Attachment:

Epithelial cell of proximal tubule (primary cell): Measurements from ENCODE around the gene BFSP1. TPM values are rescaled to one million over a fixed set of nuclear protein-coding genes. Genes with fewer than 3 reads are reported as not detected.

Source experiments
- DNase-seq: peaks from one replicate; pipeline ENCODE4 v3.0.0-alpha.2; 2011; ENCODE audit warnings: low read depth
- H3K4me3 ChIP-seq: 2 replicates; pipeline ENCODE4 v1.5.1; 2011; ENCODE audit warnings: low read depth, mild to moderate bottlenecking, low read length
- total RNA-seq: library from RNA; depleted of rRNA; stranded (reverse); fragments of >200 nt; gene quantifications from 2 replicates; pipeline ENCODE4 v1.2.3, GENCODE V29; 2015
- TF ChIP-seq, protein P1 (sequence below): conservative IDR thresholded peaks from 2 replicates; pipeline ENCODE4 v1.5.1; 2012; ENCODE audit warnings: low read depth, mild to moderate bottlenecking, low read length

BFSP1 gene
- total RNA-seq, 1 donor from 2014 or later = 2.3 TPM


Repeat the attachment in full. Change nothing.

Epithelial cell of proximal tubule (primary cell): Measurements from ENCODE around the gene BFSP1. TPM values are rescaled to one million over a fixed set of nuclear protein-coding genes. Genes with fewer than 3 reads are reported as not detected.

Source experiments
- DNase-seq: peaks from one replicate; pipeline ENCODE4 v3.0.0-alpha.2; 2011; ENCODE audit warnings: low read depth
- H3K4me3 ChIP-seq: 2 replicates; pipeline ENCODE4 v1.5.1; 2011; ENCODE audit warnings: low read depth, mild to moderate bottlenecking, low read length
- total RNA-seq: library from RNA; depleted of rRNA; stranded (reverse); fragments of >200 nt; gene quantifications from 2 replicates; pipeline ENCODE4 v1.2.3, GENCODE V29; 2015
- TF ChIP-seq, protein P1 (sequence below): conservative IDR thresholded peaks from 2 replicates; pipeline ENCODE4 v1.5.1; 2012; ENCODE audit warnings: low read depth, mild to moderate bottlenecking, low read length

BFSP1 gene
- total RNA-seq, 1 donor from 2014 or later = 2.3 TPM